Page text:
A Conversation on Divine Infinity and Cantorian Set Theory


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dc.creator Henry, Stephen G.
dc.date 2000-01-01
dc.date.accessioned 2012-08-21T19:53:21Z
dc.date.available 2012-08-21T19:53:21Z
dc.date.issued 2012-08-21
dc.identifier http://digilib.bu.edu/journals/ojs/index.php/jfse/article/view/100
dc.identifier.uri http://hdl.handle.net/2144/3994
dc.description This essay is written as a drama that opens with Aristotle, St. Augustine of Hippo, St. Thomas Aquinas, and Nicholas of Cusa debating the nature and reality of infinity, introducing historical concepts such as potential, actual, and divine infinity. Georg Cantor, founder of set theory, then gives a lecture on set theory and transfinite numbers. The lecture concludes with a discussion of the theological motivations and implications of set theory and Cantor\'s absolute infinity. The paradoxes inherent in analyzing absolute infinity seem to provide a useful analogy for understanding God\'s unknowable nature and the divine relation to creation.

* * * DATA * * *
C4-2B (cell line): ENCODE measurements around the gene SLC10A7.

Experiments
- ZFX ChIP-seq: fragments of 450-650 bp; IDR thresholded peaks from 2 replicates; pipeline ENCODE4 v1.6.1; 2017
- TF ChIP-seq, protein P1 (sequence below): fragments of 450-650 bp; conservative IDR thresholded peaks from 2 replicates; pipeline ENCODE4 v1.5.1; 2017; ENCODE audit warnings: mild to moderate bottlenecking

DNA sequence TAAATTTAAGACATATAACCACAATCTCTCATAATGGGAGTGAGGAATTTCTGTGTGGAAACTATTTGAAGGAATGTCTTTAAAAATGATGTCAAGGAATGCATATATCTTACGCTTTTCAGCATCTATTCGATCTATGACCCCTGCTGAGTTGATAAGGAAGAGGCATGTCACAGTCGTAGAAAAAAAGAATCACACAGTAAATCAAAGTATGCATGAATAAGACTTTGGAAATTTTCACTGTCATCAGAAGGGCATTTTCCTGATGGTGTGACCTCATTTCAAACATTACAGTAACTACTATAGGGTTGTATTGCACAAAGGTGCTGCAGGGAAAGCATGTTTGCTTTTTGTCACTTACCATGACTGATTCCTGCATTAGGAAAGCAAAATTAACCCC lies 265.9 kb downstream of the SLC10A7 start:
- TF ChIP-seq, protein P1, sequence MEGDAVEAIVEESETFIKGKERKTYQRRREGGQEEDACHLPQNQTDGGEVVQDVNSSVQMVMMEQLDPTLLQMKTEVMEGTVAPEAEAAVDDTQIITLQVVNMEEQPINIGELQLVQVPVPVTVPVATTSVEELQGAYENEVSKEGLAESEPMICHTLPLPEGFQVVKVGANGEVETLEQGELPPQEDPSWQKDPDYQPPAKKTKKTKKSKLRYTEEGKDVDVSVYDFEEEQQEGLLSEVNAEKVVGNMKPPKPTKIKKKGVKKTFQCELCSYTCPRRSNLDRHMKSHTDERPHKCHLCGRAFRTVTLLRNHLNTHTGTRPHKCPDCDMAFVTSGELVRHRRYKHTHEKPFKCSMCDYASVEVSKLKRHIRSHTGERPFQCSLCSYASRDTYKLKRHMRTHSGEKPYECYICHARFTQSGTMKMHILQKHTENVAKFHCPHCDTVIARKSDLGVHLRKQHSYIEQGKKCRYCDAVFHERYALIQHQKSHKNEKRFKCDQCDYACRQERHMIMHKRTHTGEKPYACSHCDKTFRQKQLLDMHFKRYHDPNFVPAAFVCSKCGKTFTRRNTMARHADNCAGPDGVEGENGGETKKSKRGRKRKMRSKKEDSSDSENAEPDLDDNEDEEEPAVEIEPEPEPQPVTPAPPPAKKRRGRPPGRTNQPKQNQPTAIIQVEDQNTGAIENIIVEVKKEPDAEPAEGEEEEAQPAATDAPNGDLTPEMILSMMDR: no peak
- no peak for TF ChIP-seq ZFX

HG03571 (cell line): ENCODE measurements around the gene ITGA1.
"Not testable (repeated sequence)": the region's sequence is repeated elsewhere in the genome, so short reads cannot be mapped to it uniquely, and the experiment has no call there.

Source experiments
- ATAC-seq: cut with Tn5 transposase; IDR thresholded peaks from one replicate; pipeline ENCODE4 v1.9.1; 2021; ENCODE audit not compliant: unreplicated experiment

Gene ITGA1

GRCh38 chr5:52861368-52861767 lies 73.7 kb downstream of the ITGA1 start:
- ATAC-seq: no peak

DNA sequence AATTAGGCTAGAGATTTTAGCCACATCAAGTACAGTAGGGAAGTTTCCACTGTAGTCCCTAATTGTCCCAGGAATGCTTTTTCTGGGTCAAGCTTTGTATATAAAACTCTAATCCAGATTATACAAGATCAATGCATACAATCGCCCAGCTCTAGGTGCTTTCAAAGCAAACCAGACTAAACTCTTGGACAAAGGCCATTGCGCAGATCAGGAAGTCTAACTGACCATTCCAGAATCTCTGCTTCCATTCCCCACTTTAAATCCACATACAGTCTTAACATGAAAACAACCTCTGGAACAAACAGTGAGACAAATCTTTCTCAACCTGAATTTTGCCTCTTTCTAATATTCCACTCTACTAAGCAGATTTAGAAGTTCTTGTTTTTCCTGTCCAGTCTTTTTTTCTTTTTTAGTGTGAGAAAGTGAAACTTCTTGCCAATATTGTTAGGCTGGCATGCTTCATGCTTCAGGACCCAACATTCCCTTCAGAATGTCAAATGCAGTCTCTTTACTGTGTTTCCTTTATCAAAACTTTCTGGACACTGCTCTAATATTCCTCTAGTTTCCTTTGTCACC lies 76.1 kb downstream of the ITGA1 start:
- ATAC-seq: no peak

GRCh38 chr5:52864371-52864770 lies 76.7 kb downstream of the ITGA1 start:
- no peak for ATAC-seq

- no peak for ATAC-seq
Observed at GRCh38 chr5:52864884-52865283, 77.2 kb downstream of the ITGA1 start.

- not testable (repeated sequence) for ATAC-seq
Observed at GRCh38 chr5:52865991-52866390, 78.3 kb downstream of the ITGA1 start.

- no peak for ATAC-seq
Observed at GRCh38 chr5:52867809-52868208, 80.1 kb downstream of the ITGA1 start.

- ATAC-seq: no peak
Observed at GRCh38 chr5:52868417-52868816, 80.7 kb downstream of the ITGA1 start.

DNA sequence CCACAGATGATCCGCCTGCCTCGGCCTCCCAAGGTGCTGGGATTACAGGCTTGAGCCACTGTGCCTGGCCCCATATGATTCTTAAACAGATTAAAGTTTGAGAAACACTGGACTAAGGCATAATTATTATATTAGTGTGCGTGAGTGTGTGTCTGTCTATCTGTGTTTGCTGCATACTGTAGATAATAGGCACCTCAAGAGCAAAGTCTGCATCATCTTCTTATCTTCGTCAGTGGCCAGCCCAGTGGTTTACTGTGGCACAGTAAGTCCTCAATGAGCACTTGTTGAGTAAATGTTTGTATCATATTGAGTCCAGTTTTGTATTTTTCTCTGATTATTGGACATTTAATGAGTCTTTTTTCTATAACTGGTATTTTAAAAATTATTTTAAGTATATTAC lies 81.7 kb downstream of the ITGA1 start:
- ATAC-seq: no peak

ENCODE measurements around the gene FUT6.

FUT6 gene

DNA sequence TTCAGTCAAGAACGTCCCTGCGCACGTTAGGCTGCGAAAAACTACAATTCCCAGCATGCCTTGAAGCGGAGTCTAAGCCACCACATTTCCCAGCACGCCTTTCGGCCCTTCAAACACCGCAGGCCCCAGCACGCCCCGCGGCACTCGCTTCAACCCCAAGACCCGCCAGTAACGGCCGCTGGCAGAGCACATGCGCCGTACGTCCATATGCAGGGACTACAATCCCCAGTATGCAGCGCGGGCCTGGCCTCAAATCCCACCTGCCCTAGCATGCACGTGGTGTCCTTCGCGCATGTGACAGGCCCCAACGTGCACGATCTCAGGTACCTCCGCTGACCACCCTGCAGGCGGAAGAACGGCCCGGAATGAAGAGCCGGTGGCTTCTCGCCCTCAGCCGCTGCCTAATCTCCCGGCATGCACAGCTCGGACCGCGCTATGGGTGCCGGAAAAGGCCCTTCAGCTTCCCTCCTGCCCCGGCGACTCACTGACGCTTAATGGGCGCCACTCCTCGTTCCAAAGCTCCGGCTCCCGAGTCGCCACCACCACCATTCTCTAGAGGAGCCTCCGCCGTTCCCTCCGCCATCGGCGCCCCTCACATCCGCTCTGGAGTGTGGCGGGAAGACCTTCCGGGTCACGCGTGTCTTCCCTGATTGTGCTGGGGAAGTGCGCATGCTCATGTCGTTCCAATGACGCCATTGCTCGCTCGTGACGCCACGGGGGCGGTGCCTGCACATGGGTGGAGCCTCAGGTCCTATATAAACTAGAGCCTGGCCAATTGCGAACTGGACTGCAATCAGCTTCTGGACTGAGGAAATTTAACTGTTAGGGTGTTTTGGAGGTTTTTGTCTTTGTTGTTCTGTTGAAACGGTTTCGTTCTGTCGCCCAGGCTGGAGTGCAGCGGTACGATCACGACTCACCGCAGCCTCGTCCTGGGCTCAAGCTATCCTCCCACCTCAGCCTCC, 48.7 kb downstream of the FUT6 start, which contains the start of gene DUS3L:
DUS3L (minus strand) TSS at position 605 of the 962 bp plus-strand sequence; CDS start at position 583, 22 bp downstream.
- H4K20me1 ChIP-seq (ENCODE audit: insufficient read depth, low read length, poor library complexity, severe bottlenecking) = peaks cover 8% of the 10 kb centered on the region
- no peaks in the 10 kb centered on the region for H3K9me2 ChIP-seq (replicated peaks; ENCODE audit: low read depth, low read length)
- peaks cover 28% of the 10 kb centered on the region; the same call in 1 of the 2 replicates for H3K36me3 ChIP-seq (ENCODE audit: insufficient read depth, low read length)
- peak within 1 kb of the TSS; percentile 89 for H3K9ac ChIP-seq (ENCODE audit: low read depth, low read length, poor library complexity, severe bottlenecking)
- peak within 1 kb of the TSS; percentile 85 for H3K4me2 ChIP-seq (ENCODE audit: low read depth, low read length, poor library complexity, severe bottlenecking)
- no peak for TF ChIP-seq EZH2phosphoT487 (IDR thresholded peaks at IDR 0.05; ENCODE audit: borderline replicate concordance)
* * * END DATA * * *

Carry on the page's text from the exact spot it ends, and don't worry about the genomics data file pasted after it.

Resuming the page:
dc.format application/pdf
dc.language eng
dc.publisher Boston Theological Institute
dc.relation http://digilib.bu.edu/journals/ojs/index.php/jfse/article/view/100/100
dc.source Journal of Faith and Science Exchange; Journal of Faith and Science Exchange, Vol. 4
dc.title A Conversation on Divine Infinity and Cantorian Set Theory
dc.type info:eu-repo/semantics/article
dc.type info:eu-repo/semantics/publishedVersion

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